19. Generation of Runaway Electrons Induced by Cosmic-Ray Muons in Thunderstorm Electric Fields

    NASA Astrophysics Data System (ADS)

    Torii, T.; Nishijima, T.; Sugita, T.; Kawasaki, Z.

    2004-05-01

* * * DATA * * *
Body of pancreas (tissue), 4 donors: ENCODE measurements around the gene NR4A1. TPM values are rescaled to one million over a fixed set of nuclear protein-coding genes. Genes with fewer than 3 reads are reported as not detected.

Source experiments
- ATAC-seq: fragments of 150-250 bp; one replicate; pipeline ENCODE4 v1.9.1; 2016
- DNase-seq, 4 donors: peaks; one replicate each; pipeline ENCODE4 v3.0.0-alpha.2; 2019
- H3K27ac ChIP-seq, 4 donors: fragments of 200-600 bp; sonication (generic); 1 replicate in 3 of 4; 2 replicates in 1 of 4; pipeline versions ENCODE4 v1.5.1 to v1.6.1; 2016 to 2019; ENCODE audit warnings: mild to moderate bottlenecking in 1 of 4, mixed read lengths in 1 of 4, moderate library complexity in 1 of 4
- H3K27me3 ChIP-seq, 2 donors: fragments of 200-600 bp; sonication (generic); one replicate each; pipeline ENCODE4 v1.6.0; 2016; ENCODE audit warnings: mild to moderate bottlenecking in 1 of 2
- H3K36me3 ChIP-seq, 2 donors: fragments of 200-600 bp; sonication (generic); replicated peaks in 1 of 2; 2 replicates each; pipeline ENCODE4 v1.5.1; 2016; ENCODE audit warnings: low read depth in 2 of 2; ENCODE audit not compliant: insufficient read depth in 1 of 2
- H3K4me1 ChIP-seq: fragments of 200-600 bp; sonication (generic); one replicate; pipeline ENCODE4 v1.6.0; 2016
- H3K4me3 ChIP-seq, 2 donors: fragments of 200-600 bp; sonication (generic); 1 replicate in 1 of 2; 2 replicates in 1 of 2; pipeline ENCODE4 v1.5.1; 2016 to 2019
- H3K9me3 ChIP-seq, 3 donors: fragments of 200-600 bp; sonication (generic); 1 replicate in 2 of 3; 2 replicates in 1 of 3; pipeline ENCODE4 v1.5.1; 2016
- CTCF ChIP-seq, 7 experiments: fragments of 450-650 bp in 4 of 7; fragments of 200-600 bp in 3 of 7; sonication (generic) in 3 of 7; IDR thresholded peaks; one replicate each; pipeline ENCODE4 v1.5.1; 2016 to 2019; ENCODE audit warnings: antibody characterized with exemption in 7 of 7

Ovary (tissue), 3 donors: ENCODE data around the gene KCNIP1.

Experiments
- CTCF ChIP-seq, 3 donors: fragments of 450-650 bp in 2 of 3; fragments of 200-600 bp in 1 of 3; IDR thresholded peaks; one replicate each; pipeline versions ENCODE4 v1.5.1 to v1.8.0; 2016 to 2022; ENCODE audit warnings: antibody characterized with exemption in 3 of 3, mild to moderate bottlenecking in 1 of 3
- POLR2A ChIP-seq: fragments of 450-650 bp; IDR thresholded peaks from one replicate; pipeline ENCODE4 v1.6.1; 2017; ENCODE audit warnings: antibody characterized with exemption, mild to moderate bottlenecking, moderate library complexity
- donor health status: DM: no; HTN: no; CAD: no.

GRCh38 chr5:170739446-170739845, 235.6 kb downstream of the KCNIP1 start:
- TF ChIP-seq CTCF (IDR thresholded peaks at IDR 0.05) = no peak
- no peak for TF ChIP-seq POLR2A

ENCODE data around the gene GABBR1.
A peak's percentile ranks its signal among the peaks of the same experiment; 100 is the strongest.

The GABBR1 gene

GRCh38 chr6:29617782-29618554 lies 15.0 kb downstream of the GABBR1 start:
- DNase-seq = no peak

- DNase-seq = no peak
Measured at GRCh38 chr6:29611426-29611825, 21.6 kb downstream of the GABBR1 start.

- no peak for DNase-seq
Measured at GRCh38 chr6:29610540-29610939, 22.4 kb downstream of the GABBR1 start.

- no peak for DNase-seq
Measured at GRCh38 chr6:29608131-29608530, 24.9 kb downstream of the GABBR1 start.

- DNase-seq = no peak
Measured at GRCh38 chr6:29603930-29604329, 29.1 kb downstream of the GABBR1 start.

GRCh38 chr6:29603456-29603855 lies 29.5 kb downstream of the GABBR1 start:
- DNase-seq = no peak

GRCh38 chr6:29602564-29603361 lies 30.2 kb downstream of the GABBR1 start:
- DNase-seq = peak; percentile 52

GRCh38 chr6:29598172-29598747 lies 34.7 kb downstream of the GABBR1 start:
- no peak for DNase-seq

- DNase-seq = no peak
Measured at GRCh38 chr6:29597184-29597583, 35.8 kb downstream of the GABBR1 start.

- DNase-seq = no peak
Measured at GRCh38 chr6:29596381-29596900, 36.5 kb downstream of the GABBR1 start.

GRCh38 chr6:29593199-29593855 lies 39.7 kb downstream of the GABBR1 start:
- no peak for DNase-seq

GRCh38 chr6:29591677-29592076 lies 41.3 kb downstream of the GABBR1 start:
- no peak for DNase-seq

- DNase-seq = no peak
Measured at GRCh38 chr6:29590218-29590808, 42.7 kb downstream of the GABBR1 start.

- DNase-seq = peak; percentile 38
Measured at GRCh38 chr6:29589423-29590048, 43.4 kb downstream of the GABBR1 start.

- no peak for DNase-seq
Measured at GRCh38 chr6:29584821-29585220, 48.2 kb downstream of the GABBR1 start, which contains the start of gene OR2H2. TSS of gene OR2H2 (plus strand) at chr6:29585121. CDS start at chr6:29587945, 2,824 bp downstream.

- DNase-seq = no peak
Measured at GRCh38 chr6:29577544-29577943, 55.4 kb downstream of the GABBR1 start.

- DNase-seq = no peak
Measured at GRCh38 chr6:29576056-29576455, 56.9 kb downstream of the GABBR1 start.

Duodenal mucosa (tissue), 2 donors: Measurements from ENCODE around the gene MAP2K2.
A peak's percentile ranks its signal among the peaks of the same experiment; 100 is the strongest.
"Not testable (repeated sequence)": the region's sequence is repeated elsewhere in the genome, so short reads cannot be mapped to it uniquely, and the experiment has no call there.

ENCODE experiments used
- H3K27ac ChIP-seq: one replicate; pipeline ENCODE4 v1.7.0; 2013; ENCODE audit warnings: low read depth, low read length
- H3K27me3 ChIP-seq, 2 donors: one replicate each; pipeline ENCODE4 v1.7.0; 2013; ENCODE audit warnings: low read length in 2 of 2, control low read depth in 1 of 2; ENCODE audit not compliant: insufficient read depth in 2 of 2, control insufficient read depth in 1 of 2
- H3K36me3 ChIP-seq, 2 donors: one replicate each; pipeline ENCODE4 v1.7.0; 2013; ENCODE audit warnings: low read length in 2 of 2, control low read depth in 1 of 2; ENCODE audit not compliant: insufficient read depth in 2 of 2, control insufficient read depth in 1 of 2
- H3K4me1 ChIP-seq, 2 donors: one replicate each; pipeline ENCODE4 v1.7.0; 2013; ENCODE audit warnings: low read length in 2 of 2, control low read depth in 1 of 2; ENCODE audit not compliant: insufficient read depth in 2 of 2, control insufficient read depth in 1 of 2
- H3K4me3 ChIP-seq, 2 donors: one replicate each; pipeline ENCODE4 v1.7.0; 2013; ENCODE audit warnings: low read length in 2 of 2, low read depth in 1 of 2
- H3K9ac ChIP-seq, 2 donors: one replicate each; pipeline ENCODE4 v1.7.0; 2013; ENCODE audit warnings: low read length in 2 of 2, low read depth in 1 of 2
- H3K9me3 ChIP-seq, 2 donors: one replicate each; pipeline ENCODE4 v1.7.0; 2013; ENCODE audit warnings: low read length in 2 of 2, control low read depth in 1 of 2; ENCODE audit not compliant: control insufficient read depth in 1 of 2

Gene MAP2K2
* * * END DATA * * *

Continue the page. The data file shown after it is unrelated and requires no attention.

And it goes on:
Gamma ray dose-rate increases associated with winter thunderstorm activities have been observed in the coastal areas facing the Sea of Japan [1]. In order to investigate the generation of energetic photons which originate in thunderstorm electric fields, we have calculated the behavior of secondary cosmic ray electrons and photons in electric fields with Monte Carlo method. In the calculation, the electron and photon fluxes have increased greatly in the region where the field strength exceeds about 280 P(z) kV/m-atm, and these energy spectra show a large increase in the energy region up to several MeV [2]. In addition to the analysis of the electromagnetic component of cosmic rays, we have carried out the Monte Carlo transport calculations of the cosmic-ray muons and associated particles (e.g. knock-on electrons and bremsstrahlung photons) in thunderstorm electric fields, using GEANT4 code [3]. Muons form a large part of the secondary cosmic-rays and directly reach the regions of strong electric fields owing to their high penetrability in the atmosphere. Therefore, they can serve as the source of a considerable amount of runaway electrons, through their ionization process with air molecules, and their decay into energetic electrons. The electron and photon fluxes show notable increases in the strong electric field, while the muon flux does not fluctuate significantly. These results indicate that the production of energetic electrons by cosmic ray muons plays an important role in the enhancement of electron and photon fluxes in thunderstorm electric fields. Finally, we discuss a feasibility of muon-triggered lightning deduced from the muon transport calculation inside thunderstorm electric fields. From the calculation results, we estimate that the irradiation of muon beams rapidly increases energy deposition in the region of strong electric fields, and produce numerous electron - ion pairs. These productions may induce the lightning discharge by the runaway